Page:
The term comes from the Spanish language word bronco, meaning "rough", which in Mexican usage also describes a horse. It was then borrowed and adapted in US cowboy lingo. It has also been spelled "broncho," though this form is virtually unknown in the western United States, where the word is most common. Many other instances of cowboy jargon were similarly borrowed from Mexican cowboys, including words such lariat, chaps, and buckaroo, which are in turn corruptions of the Spanish la reata, chaparajos, and vaquero. In modern English, the "o" is commonly dropped, particularly in the American west, and the animal simply called a "bronc."
Read more about this topic: Broncos
Famous quotes containing the word etymology:
“The universal principle of etymology in all languages: words are carried over from bodies and from the properties of bodies to express the things of the mind and spirit. The order of ideas must follow the order of things.”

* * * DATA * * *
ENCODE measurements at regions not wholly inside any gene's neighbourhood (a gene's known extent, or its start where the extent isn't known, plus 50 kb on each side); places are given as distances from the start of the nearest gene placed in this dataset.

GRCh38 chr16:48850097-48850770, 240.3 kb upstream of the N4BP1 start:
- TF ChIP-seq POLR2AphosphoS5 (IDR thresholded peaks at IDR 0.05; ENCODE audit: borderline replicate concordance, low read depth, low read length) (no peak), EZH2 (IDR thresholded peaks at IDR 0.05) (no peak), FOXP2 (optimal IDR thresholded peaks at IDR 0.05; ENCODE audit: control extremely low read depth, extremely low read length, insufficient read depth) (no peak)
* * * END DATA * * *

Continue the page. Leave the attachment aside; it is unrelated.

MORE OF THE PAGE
—Giambattista Vico (16881744)
“Semantically, taste is rich and confusing, its etymology as odd and interesting as that of style. But while stylederiving from the stylus or pointed rod which Roman scribes used to make marks on wax tabletssuggests activity, taste is more passive.... Etymologically, the word we use derives from the Old French, meaning touch or feel, a sense that is preserved in the current Italian word for a keyboard, tastiera.”
—Stephen Bayley, British historian, art critic. Taste: The Story of an Idea, Taste: The Secret Meaning of Things, Random House (1991)